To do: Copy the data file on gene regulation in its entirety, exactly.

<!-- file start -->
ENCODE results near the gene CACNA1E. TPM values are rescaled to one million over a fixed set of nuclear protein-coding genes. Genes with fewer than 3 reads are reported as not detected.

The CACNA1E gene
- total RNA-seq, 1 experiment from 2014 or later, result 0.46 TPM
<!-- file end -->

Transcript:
ENCODE results near the gene CACNA1E. TPM values are rescaled to one million over a fixed set of nuclear protein-coding genes. Genes with fewer than 3 reads are reported as not detected.

The CACNA1E gene
- total RNA-seq, 1 experiment from 2014 or later, result 0.46 TPM